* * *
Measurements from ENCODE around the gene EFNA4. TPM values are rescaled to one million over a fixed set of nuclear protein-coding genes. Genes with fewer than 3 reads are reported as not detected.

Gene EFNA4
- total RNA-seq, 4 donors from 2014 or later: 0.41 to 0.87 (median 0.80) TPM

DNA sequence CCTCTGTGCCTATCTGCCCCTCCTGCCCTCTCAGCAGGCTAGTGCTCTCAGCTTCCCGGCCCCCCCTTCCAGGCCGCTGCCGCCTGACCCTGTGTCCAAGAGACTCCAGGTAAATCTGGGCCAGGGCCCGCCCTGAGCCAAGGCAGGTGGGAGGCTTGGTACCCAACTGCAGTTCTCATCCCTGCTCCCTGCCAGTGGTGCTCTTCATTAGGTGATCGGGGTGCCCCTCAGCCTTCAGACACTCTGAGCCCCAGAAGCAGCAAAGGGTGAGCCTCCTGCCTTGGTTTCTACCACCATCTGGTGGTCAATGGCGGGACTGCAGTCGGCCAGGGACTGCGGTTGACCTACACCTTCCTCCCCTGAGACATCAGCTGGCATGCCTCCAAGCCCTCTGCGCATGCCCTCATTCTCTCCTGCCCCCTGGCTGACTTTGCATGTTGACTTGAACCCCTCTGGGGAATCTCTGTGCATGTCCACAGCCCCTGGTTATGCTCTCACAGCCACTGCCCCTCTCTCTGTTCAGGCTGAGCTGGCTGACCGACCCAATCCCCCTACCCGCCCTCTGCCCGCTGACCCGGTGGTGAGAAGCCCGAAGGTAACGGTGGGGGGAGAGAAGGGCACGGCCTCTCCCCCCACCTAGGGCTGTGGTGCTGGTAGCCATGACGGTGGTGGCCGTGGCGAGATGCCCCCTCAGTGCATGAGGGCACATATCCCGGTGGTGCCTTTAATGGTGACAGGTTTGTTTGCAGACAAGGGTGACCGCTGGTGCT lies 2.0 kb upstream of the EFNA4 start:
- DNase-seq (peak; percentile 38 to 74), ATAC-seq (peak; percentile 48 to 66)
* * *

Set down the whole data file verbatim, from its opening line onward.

Measurements from ENCODE around the gene EFNA4. TPM values are rescaled to one million over a fixed set of nuclear protein-coding genes. Genes with fewer than 3 reads are reported as not detected.

Gene EFNA4
- total RNA-seq, 4 donors from 2014 or later: 0.41 to 0.87 (median 0.80) TPM

DNA sequence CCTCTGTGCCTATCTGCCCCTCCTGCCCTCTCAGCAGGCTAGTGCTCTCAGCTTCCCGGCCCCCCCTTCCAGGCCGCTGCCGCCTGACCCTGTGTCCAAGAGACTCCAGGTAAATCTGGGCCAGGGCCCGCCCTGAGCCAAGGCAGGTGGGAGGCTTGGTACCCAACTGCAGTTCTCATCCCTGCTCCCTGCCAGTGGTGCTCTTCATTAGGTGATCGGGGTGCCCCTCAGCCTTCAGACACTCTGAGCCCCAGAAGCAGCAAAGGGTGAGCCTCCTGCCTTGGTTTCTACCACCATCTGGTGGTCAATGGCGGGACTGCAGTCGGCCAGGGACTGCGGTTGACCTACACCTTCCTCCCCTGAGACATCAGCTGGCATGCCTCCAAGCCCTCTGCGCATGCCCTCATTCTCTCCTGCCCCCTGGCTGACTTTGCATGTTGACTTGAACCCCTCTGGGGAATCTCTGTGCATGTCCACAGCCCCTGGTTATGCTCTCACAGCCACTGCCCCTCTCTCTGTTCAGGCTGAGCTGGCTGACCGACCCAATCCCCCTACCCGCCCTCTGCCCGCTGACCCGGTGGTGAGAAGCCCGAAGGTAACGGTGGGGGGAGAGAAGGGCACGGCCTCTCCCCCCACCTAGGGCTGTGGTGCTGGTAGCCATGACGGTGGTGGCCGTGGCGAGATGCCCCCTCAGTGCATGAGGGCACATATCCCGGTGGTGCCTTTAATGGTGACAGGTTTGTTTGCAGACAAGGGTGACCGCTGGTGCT lies 2.0 kb upstream of the EFNA4 start:
- DNase-seq (peak; percentile 38 to 74), ATAC-seq (peak; percentile 48 to 66)